Updated on 1/28/21
When’s the last time you felt a friend wasn’t living up to their potential? Maybe they’re working a soul-destroying job that isn’t bringing them fulfillment. Or maybe they’re stuck in a bad relationship with the wrong person.
You know you need to have a tough conversation with your friend. But how? A lot of us tend to avoid confrontation. It’s understandable to be worried that your friend might react badly, or worse: push you away.
Bringing up thorny issues can be really challenging. How do you approach the discussion? How can you address the problem in a respectful and loving way?
Is it really their problem…or yours?
Before you consider raising an issue with a friend, partner, family member, or loved one — you need to stop and ask yourself whether you should address it at all. There are a couple of factors to consider.
“The challenge in addressing a friend or partner who you feel isn’t living up to their potential is in deciding if it is your problem because it bothers you (that you think they could be doing more) or if you think it truly bothers your friend or partner,” says Talkspace therapist, Jill Daino LCSW.
Be honest with yourself. Is your friend’s happiness and fulfilment your genuine motivation? If not, you will come across as judgemental and this could be extremely damaging to the relationship.
What’s more, there may be some circumstances where just offering your friend support and kindness is more important than a tough-love conversation about not reaching their potential.
“If you think your friend, partner or family member is struggling with depression, anxiety, substance abuse or another serious disorder that is getting in the way of them meeting their potential, [then] the focus should be on providing support and getting appropriate care,” says Daino.
Find the Right Time and Place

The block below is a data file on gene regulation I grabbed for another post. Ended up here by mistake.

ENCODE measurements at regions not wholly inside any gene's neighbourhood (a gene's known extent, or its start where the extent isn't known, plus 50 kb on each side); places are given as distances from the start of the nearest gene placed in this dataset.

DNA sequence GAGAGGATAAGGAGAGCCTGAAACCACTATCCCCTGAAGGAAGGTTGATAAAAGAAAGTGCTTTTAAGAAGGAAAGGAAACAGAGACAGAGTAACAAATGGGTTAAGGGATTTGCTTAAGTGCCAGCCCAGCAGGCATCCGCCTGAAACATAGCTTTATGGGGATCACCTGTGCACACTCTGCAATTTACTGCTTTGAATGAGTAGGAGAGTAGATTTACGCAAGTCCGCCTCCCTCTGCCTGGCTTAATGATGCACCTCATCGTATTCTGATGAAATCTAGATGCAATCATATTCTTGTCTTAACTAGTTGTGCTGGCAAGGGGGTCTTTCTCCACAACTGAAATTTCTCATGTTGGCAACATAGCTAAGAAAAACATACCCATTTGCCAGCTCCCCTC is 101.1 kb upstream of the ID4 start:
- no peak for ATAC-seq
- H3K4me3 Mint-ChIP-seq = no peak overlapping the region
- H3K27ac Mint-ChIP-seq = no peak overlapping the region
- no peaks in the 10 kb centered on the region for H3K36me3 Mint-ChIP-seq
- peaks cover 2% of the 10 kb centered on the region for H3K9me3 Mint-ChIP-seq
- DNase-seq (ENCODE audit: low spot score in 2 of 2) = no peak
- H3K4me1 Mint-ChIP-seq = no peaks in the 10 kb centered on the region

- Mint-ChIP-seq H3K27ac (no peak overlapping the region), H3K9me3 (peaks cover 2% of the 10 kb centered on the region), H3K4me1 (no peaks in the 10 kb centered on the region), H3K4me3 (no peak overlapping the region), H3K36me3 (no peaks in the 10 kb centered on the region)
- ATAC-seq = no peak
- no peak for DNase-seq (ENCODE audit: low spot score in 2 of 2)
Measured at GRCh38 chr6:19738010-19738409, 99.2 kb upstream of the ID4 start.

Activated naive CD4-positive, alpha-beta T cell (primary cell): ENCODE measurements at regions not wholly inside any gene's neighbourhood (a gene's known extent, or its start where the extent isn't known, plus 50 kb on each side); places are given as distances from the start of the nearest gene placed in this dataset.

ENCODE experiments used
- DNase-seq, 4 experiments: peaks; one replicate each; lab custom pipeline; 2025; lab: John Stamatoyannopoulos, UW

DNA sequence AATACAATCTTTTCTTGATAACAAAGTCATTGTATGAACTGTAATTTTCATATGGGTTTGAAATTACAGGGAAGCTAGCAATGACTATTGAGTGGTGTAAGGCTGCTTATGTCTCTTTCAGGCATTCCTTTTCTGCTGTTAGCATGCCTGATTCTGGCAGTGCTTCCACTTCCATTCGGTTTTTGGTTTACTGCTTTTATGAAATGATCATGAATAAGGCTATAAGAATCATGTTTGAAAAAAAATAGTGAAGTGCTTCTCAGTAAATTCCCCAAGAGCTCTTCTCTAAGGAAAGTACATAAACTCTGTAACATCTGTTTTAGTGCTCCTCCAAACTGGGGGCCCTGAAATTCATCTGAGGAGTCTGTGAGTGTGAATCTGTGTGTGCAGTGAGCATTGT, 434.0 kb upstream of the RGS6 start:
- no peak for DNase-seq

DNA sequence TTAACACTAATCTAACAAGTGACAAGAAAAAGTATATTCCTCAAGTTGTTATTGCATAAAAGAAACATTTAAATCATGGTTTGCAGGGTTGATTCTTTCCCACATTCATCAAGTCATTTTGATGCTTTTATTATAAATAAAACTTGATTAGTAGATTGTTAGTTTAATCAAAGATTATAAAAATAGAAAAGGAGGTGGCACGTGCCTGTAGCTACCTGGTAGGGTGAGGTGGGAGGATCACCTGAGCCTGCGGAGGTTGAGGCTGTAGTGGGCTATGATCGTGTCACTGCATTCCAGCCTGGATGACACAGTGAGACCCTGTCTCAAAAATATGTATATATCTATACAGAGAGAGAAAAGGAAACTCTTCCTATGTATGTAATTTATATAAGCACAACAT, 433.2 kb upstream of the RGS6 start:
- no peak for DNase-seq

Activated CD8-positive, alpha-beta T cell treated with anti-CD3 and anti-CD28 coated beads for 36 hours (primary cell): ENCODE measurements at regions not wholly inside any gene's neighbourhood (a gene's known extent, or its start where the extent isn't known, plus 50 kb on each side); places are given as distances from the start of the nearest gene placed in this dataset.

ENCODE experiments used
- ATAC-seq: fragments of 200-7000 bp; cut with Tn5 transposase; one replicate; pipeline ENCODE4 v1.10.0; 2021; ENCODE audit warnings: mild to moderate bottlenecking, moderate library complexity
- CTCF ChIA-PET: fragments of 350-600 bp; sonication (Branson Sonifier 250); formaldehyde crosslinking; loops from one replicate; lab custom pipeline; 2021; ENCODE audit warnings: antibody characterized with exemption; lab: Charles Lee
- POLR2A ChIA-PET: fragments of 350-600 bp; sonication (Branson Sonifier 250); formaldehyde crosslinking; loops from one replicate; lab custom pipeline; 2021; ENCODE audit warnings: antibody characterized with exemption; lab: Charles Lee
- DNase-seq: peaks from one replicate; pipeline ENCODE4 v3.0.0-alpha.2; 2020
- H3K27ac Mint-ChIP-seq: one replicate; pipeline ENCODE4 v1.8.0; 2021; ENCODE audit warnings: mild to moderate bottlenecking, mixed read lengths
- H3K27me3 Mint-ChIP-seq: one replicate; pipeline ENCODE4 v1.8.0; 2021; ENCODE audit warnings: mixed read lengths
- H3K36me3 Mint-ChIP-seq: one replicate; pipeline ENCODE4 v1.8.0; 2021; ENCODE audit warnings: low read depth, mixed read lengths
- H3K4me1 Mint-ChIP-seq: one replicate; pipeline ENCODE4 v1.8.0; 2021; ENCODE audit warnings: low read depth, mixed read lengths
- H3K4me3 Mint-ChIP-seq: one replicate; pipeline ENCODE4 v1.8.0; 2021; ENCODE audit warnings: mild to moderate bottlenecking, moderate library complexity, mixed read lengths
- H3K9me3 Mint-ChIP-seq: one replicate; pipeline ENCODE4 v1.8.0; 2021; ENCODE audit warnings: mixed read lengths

If you’ve considered these factors and have concluded that you do want to have the discussion, then the next step is the setting.
“State your need to discuss something and work with the other person to find a good time when neither of you will be distracted,” writes therapist Dr. Carolyn Versical.
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The location of your chat should also be quiet and relatively private, to avoid distractions.
“For any potentially difficult conversation, it is important to speak with your friend, partner or family member in a private setting at a time of day when they are more receptive to feedback,” says Daino. “Setting aside time when the two of you are not rushed or tired and have privacy is vital.”
Answering a few questions will help you prepare
Preparing for the conversation is really important, and will help you stay calm and balanced if things get heated.
Dr. Carolyn Versical suggests that instead of going over how you’d like to word things again and again in your head beforehand, you should ask yourself a few questions: “What’s the purpose of the conversation? What is my ideal outcome? What part of the conflict or issue am I responsible for? How am I feeling about having this conversation? How might the other person be feeling?”
If you’re nervous, this could be a good opportunity to practice mindfulness, deep breathing, or grounding techniques.
Raise the Issue With an Open, Non-Judgemental Attitude
So you’ve prepared and found the place, now how do you launch into the discussion?